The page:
Idyllwild’s first major snowstorm of the season resulted in many fender benders and two serious collisions. Said California Highway Patrol Public Information Officer Darren Meyer of the week, both on and off the Hill, “We were so busy we had everybody [all CHP officers] out on the roads.”
Meyer noted that non-serious fender benders where drivers did not appear to be at fault were not recorded and drivers were not cited. “We’re there to assist because of road conditions when drivers are not at fault,” he said. But he noted drivers, in ice and snow, are always responsible for the “safe operation” of their vehicles.
Two collisions illustrate Meyer’s point. At 4:45 p.m. Wednesday, Jan. 6, Debra Gibson, 52 of Idyllwild, was driving her 2002 silver Dodge Dakota truck south on Highway 243, one-tenth of a mile south of Pine Cove Road, when she encountered snow and ice on the road and slid into the opposing lane of traffic. She collided head-on with a 2002 silver Hyundai Elantra driven by Joseph Reyes, 22, of Redlands.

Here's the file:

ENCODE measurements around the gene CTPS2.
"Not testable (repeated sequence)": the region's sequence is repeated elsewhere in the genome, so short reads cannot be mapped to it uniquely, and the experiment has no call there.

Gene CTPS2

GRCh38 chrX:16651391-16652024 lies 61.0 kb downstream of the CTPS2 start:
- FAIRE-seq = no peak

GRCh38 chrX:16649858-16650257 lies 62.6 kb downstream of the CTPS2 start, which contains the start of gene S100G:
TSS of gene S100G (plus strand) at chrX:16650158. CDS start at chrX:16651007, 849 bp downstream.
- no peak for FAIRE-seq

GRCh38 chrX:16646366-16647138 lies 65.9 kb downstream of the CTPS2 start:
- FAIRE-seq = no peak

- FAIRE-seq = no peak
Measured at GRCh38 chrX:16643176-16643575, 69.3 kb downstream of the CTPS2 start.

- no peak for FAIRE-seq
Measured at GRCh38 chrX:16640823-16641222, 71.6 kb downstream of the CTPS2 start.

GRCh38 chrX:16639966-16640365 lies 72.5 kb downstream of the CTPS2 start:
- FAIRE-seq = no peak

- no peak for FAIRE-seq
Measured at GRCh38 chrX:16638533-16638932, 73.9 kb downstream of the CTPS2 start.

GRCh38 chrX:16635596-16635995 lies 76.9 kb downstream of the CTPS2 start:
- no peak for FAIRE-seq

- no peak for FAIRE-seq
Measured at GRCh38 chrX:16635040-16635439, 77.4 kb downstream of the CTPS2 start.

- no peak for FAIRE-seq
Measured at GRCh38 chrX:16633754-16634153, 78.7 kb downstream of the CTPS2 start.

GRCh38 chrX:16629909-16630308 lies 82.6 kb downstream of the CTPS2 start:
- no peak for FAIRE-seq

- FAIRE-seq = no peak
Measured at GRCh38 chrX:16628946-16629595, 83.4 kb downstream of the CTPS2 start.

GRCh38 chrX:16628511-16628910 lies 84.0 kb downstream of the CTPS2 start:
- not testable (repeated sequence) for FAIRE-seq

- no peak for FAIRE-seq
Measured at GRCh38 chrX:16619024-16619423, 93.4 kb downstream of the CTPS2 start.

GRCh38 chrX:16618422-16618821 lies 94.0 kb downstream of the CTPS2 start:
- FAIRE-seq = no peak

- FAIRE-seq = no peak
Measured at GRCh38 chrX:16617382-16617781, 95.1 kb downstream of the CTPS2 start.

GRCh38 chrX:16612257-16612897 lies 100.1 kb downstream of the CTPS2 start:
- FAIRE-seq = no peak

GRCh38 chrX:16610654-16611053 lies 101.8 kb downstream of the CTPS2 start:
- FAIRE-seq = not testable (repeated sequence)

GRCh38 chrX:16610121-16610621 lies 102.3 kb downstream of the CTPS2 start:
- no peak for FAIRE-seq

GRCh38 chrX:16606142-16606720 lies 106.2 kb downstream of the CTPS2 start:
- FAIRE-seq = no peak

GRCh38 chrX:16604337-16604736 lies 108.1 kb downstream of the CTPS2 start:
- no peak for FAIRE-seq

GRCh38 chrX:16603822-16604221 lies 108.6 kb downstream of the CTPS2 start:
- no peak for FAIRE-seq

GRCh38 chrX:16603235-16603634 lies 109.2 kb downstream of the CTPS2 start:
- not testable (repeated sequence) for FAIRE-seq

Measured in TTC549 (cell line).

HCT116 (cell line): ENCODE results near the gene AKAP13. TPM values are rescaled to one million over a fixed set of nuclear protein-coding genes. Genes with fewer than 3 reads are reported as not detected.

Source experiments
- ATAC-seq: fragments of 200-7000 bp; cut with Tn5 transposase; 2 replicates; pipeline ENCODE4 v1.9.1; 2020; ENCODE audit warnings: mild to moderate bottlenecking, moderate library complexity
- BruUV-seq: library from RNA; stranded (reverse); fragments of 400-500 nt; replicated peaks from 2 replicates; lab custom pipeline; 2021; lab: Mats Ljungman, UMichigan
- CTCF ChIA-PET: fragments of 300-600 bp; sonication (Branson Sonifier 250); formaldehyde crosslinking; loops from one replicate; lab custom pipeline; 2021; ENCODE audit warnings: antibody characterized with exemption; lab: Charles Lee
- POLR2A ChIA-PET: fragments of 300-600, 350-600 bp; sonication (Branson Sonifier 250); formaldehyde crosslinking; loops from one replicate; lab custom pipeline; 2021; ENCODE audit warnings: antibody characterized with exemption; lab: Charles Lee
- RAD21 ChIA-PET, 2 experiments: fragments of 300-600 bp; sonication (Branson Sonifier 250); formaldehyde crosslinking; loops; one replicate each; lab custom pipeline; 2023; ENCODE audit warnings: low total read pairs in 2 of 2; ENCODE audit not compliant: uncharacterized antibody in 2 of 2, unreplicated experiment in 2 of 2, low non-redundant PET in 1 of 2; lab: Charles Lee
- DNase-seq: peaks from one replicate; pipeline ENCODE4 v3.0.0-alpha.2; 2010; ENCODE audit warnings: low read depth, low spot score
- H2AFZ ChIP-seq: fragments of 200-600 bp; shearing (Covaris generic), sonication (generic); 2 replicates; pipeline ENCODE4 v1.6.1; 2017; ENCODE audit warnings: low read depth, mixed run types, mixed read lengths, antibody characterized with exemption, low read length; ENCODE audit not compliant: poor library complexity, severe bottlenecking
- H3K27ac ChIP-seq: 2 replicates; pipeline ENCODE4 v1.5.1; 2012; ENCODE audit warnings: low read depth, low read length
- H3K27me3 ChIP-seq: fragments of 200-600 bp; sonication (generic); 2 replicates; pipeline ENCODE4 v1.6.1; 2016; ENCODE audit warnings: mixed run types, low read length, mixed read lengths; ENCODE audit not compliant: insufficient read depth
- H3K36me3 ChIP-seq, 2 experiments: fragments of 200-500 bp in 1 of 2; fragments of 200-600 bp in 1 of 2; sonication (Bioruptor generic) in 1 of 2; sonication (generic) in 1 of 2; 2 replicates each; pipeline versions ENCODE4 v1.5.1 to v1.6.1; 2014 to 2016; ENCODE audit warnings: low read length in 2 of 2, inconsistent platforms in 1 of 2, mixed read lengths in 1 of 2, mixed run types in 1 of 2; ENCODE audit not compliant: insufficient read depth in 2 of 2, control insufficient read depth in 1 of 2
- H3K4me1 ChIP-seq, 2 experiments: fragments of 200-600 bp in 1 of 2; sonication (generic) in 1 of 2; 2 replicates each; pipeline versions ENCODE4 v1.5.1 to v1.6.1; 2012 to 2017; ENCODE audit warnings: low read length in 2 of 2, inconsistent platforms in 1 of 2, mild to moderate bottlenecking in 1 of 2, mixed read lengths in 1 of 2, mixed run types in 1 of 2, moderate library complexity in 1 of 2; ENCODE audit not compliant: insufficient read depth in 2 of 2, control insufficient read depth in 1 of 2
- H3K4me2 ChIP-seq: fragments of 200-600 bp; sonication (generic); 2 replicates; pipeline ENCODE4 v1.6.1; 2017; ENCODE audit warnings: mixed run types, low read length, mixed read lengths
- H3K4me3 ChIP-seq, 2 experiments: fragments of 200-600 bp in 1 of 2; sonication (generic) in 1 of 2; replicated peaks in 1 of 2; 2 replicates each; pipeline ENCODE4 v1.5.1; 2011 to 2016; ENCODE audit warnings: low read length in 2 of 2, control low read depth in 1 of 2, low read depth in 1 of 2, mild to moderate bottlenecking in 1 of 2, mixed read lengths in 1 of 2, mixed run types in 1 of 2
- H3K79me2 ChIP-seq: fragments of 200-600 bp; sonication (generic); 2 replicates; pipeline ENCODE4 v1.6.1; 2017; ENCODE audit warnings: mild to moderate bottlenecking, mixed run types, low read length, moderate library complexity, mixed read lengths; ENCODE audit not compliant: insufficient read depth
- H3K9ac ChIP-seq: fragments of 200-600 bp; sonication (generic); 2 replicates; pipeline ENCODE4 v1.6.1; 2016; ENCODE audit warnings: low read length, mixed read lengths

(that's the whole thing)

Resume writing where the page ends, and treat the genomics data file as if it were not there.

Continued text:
Meyer said Gibson was found to be at fault because she was driving at an unsafe speed for road conditions. At the time of the incident, Gibson said she had been driving at around 30 mph. Meyer explained that CHP could not verify her speed but that even if Gibson had been driving at 30 mph, that could still have been too fast for road conditions. He said the report showed that Gibson’s tires were not chained and Reyes’ were. “There was significant damage to both vehicles but neither party required medical treatment,” he said.
At 7:30 a.m. Friday, Jan. 8, Christopher Apperson, 34, of Pine Cove, was driving his maroon 2014 Subaru Crosstrek south on Highway 243, 50 feet north of Saunders Meadow Road in snow and ice condition when he came to a curve, lost control and crossed over into the opposing lane of traffic. He collided head-on with a Ford pickup towing a Big Tex utility trailer driven by Jose Rivas, 41, of Hemet.
Apperson was cited and found to be at fault, according to the CHP report. Apperson said he was driving at around 25 mph at the time of the incident. Meyer again noted, “Everyone is responsible for the safe operation of their vehicle.” He said the report did not specify if either vehicle had chains.